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McLean Neurobiologist Receives Fulbright Scholar Award

June 18, 2015 Print

Zhicheng (Carl) Lin, PhD, associate neurobiologist in McLean’s Laboratory of Psychiatric Neurogenomics and assistant professor of psychiatry at Harvard Medical School, has been awarded a US Fulbright Scholar grant to conduct research on the human genetics of substance use disorders (SUD) in St. Petersburg, Russia. The United States Department of State and the J. William Fulbright Foreign Scholarship Board announced the award.

Lin, who has studied the genetics of SUD for the last eight years at McLean, is interested in utilizing rodent models to study SUD-related environmental risks for genetic mechanisms. He plans to start this collaborative Fulbright project in February of 2016.

FulbrightWhile SUD remains a major problem in the country, Russia lacks not only mechanistic research, but also fails to recognize SUD as a brain disorder.

“Through a Fulbright Scholar award, we can help increase the awareness of SUD as a brain disorder by teaching human genetics on related topics and establishing collaborations to identify risk factors in Russia,” said Lin. “The long-term goal is to delineate modern etiology of SUD and facilitate development of individualized treatment at a global level.”

Lin’s research at McLean centers on molecular neuropharmacology and the human genetics of the dopamine system. His work uses various models to explore genetic factors that contribute to the risk of developing certain mental health conditions, especially substance use disorders, and to identify medication targets.

“Based on the last eight years of research, we realize that identifying modern environmental risks is critical to better understanding the interaction between environment and genetics in the etiology of SUD. Through collaboration with Russian scientists and clinicians through this grant, we can identify some of the current environmental risks and apply them to our animal genetics models in the lab to exploit better treatment strategies for SUD,” said Lin. “Furthermore, this award gives me a great opportunity to increase the awareness of substance abuse as a brain disorder in Russia, one of the top alcohol-consuming countries in the world.”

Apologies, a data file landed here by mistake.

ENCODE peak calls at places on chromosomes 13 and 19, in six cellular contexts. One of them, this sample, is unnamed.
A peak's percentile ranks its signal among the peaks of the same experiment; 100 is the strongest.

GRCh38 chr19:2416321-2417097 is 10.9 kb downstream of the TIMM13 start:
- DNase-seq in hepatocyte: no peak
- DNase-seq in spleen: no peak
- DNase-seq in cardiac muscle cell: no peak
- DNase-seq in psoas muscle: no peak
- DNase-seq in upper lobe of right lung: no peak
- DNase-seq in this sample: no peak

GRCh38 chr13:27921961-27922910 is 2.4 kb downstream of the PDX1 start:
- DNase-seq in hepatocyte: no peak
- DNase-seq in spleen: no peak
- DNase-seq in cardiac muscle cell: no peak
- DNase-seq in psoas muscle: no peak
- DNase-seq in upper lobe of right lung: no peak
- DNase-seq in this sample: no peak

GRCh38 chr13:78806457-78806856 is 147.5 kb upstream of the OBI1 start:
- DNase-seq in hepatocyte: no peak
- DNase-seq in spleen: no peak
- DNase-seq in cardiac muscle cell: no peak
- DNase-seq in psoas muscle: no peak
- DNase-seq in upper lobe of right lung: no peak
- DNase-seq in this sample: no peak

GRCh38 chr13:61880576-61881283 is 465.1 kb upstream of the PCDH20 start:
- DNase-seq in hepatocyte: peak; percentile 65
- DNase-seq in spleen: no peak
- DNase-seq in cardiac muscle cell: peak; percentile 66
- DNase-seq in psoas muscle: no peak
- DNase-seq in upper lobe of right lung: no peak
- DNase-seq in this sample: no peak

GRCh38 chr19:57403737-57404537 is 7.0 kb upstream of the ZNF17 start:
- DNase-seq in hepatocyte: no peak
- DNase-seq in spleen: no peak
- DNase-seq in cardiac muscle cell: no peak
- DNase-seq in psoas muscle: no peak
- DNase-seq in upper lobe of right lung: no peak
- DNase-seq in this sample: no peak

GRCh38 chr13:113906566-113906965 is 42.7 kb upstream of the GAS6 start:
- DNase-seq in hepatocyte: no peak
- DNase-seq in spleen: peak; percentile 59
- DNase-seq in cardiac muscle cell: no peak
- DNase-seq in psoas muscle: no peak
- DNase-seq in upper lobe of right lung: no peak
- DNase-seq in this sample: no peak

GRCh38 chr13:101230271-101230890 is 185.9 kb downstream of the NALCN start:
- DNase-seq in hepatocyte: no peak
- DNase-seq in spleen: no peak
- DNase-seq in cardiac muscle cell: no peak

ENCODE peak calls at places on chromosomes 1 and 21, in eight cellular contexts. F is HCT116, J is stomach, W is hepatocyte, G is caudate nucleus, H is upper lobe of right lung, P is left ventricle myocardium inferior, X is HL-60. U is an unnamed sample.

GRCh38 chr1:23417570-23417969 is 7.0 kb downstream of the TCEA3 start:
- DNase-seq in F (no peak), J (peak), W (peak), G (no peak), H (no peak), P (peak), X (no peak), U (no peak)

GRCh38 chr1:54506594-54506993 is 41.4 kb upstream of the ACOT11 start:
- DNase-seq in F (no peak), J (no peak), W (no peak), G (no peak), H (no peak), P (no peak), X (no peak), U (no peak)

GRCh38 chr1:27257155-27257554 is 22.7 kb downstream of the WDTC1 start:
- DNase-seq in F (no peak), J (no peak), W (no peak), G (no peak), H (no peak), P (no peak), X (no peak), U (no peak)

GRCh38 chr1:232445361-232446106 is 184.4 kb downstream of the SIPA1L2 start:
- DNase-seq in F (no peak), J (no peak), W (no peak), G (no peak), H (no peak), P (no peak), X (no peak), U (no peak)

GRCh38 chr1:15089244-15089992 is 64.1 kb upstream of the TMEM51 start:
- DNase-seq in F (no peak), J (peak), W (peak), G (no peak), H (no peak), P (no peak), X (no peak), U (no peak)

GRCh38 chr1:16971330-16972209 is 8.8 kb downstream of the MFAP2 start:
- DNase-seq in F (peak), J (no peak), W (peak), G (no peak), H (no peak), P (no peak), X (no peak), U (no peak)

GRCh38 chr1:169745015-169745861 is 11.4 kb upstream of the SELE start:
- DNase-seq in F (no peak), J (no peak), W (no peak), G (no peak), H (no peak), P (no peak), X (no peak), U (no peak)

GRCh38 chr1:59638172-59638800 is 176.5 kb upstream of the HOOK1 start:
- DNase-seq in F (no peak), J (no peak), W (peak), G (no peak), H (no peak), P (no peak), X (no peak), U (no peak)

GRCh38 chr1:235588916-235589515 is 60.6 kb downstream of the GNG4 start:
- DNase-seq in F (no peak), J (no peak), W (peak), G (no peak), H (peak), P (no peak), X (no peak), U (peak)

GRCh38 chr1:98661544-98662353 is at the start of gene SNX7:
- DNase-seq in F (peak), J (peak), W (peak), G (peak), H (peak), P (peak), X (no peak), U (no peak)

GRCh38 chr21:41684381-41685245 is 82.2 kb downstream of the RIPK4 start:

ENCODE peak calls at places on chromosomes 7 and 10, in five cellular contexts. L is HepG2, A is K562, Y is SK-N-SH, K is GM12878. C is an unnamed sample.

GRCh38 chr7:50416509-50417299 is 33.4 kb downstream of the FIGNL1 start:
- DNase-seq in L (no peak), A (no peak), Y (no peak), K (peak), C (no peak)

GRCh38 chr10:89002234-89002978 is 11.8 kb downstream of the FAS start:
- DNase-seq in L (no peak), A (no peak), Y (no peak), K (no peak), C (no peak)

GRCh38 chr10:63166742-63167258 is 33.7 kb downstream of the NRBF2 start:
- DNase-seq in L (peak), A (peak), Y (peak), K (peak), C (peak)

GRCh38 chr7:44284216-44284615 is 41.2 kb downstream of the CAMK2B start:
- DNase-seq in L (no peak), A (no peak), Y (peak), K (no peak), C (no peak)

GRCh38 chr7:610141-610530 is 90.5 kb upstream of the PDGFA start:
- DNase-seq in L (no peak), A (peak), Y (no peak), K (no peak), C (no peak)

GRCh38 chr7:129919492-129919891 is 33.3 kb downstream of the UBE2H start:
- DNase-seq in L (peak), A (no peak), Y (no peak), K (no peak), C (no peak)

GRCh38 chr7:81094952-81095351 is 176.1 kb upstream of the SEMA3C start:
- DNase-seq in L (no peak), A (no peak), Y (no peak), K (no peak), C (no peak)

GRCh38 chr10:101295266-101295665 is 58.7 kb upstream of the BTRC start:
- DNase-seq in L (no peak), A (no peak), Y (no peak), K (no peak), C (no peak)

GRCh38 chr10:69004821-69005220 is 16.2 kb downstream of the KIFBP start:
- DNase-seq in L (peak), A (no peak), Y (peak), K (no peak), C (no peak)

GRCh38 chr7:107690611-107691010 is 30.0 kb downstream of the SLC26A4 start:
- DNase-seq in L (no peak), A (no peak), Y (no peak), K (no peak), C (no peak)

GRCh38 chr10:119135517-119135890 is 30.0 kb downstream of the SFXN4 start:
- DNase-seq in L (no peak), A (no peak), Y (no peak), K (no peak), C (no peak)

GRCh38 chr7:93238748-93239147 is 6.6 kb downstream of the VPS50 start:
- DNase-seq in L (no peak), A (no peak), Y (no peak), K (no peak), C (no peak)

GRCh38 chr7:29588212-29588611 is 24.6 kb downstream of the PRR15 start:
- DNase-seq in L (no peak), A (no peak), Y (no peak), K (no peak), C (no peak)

Lin is one of approximately 800 US faculty and professionals who will travel abroad to over 125 countries worldwide for the 2015-2016 academic year through the Fulbright Scholar Program. Established in 1946 under legislation introduced by the late Senator J. William Fulbright of Arkansas, the program’s purpose is to build mutual understanding between the people of the United States and other countries. The Fulbright Program, America's flagship international educational exchange activity, is sponsored by the US Department of State, Bureau of Educational and Cultural Affairs.